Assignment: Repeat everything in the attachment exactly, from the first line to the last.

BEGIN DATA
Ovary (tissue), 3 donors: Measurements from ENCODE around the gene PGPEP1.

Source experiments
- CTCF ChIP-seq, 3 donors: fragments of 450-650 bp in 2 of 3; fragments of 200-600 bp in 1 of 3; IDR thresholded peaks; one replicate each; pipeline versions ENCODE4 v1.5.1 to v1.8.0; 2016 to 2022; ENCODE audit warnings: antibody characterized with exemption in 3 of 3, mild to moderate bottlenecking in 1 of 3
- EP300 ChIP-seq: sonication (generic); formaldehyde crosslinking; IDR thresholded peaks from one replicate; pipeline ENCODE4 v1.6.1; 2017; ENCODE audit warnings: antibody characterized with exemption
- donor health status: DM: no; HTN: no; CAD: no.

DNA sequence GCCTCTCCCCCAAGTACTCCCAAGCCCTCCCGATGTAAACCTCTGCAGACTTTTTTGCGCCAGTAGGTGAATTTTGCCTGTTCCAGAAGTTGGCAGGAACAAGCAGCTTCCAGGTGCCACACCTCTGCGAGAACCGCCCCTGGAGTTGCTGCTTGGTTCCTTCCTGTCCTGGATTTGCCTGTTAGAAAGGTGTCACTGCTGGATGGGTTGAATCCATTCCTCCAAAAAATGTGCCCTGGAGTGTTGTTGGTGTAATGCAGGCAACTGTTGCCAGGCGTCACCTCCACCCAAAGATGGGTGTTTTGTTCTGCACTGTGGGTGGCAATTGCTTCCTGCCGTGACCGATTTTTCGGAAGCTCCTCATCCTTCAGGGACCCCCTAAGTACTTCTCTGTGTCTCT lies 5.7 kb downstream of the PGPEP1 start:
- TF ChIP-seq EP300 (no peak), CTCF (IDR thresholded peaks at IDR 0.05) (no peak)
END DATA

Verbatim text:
Ovary (tissue), 3 donors: Measurements from ENCODE around the gene PGPEP1.

Source experiments
- CTCF ChIP-seq, 3 donors: fragments of 450-650 bp in 2 of 3; fragments of 200-600 bp in 1 of 3; IDR thresholded peaks; one replicate each; pipeline versions ENCODE4 v1.5.1 to v1.8.0; 2016 to 2022; ENCODE audit warnings: antibody characterized with exemption in 3 of 3, mild to moderate bottlenecking in 1 of 3
- EP300 ChIP-seq: sonication (generic); formaldehyde crosslinking; IDR thresholded peaks from one replicate; pipeline ENCODE4 v1.6.1; 2017; ENCODE audit warnings: antibody characterized with exemption
- donor health status: DM: no; HTN: no; CAD: no.

DNA sequence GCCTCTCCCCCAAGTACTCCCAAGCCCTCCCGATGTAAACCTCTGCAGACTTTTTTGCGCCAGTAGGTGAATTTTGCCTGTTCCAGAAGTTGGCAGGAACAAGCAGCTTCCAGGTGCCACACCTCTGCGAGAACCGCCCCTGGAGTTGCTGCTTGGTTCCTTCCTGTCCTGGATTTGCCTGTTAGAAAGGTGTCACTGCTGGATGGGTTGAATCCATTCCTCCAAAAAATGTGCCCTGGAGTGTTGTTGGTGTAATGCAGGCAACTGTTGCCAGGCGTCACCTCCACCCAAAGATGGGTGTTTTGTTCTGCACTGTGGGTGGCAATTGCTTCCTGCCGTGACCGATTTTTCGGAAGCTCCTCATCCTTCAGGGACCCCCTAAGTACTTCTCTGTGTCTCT lies 5.7 kb downstream of the PGPEP1 start:
- TF ChIP-seq EP300 (no peak), CTCF (IDR thresholded peaks at IDR 0.05) (no peak)